BT Avoids Having to Spin-off Openreach

– But Only after Committing to Invest More to Upgrade Its Broadband Network

– G.fast Supporters Gain; Sky, TalkTalk, Vodafone Lose

Makers of G.fast chips and equipment will be happy to hear that Ofcom, backed by BT rivals, has forced BT CEO Gavin Patterson to announce that BT is willing to spend more money to upgrade its broadband network.

That’s in addition to BT’s prior commitment to invest £1 billion ($1.4 billion), which it had made in September 2015.

Patterson’s announcement came a few days before Ofcom published its review and analysis of the UK’s telecoms industry. BT feared that the Ofcom report would recommend that BT spin off its Openreach division, which is the UK’s national broadband network.

The Ofcom report, released subsequently, did not recommend that BT divest itself of Openreach but did say BT must open up its network of telephone poles and underground tunnels to rivals broadband service providers.

BT has become the telcos’ poster child for G.fast broadband technology and has signaled that most of its broadband upgrade efforts will be in deploying G.fast, not in building an all-fiber network.

 

BT HQ St Pauls London

BT: G.fast poster child

 

Sky (Openreach’s biggest customer), TalkTalk and Vodafone are the main third-party users of BT’s Openreach. Liberty Global’s Virgin Media mainly uses its own hybrid fiber/coax networks, which it is already upgrading to all-fiber speeds. BT often refers to its hybrid fiber/copperwire networks as “fiber networks,” as we have reported. Many people might think that a “fiber network” means an all-fiber network like FTTH or FTTP – all the way into the home – but BT does not mean that. It means that some of the network that connects to homes is fiber.

Sky and Vodafone have been pushing BT to replace its entire copperwire network with an all-fiber one. Patterson countered by saying that a nationwide upgrade to all-fiber would cost £20 billion ($28 billion) and said it would take 20 years to break even. Depending on the length and condition of the copperwire to the home from a fiber cabinet, G.hn in its current version can provide between 100 Mbps to up to 500 Mbps.

Patterson alluded to G.fast when he said, “There is a significant investment that we are ready to make now” and BT has a few new technologies that would allow Britons to browse the Internet at “ultra-fast” speeds. He said G.fast would be rolled out in three months and will significantly improve the speed of residential broadband. The “but,” however, according to Patterson, is that BT needed to know with certainty that it would not be forced by Ofcom to spinoff Openreach. He said that without certainty from Ofcom, “It puts us in a difficult position with shareholders. We have got no certainty.”

Ofcom said other broadband services will be permitted to build their own fiber networks that connect directly to the house. That is an expensive, disruptive and time consuming undertaking but many have such as incumbent telcos like Verizon and new entrants like Google Fiber.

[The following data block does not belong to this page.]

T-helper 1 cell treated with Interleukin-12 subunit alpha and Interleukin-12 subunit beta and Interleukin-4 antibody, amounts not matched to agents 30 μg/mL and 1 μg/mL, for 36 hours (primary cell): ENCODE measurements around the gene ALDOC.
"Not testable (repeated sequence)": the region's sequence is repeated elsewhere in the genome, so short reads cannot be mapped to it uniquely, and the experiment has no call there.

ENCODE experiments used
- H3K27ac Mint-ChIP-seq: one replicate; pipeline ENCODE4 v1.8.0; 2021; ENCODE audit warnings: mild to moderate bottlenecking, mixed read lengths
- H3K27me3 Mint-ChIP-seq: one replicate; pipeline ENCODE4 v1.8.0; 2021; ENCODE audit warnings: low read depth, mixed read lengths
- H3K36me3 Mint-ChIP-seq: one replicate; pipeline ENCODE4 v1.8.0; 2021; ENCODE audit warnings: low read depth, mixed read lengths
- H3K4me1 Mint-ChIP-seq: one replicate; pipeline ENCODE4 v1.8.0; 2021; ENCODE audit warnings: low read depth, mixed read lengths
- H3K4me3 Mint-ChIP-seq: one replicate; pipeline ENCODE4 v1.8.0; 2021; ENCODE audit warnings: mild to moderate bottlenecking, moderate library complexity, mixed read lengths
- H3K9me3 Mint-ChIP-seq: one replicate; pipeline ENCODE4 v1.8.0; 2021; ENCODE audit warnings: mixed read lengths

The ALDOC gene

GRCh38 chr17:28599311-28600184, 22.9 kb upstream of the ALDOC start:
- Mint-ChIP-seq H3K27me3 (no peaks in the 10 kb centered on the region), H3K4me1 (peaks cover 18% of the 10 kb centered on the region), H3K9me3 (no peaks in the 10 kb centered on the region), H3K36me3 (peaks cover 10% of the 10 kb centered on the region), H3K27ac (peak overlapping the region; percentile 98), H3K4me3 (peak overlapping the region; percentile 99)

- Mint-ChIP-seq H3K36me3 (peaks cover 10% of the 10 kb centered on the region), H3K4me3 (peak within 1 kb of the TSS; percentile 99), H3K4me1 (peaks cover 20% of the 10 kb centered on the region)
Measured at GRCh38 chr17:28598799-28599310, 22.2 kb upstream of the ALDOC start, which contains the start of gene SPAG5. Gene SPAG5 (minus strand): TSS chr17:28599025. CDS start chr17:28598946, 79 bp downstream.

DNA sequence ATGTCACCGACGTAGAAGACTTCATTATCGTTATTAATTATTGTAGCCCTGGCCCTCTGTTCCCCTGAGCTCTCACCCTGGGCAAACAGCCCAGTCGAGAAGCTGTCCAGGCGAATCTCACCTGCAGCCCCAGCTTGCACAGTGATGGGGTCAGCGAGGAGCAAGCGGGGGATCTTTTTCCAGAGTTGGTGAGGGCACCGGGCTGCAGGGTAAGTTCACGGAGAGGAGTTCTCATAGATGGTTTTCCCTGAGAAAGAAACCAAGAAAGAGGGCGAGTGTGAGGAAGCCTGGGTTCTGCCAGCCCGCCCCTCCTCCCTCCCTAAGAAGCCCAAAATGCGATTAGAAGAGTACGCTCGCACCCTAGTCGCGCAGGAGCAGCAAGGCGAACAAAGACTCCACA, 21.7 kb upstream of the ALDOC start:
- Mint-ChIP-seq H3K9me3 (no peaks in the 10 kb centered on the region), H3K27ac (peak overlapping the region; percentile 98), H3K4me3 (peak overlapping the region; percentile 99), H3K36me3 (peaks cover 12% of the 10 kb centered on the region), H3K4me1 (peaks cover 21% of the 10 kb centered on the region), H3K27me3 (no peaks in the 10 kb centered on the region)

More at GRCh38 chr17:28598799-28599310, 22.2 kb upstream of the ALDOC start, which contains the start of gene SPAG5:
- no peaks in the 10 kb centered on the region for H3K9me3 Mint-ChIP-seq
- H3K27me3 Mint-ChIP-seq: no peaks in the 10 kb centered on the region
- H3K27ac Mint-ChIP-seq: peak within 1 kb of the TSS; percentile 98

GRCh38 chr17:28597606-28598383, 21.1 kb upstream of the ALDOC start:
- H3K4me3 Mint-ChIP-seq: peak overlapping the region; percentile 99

BT will now be required to provide rivals with information about where its ducts and poles are so that third parties can build their own fiber networks as BT is planning to do but by and large only extending fiber’s reach so it can use G.fast technology over the last 100 or so meters. Patterson said BT has opened up its network for the last seven years but rivals had shown “very little interest” in it. He said, “We are happy to let other companies use our ducts and poles if they are genuinely keen to invest very large sums as we have done. We will see if that now changes.”

Ofcom is pushing BT to make Openreach more independent from BT but did not say how. Ofcom said, “Openreach needs to change, taking its own decisions on budget, investment and strategy, in consultation with the wider industry. This would mean Openreach taking independent decisions on where to roll out broadband, how much money to spend on improving service quality and new high-speed broadband technology.”

BT countered by saying that the Ofcom mandate is still not clear, “The focus now needs to be on a strengthened but proportionate form of the current model and we have put forward a positive proposal that we believe can form the basis for further discussions with both Ofcom and the wider industry.”

Sky said, “BT must now be held to account for improving service and enabling delivery of fiber to Britain’s homes and businesses. Ofcom’s actions today are not the end of the debate but a staging post towards delivering the network and service that Britain needs.”

TalkTalk CEO Dido Harding said the report contained “little concrete action” and said BT’s control of Openreach is still “a fundamental conflict of interest which hurts consumers.”

Vodafone said BT “still remains a monopoly provider” and sais BT should be forced to reinvest years of “excess profits” in all-fiber networks. It said, “BT makes half-promises to spend an unsubstantiated amount on old copper cable. But BT should reinvest its excess profits on bringing fiber to millions of people.”

Ofcom said it wants to make affordable broadband a ‘universal right’ and set for 10 Mbps as the new minimum standard. It also said it will begin to publish data about service quality performance on all service providers and try to make possible automatic compensation for consumers and small businesses when things go wrong.

So the regulatory wars will continue but at least BT …

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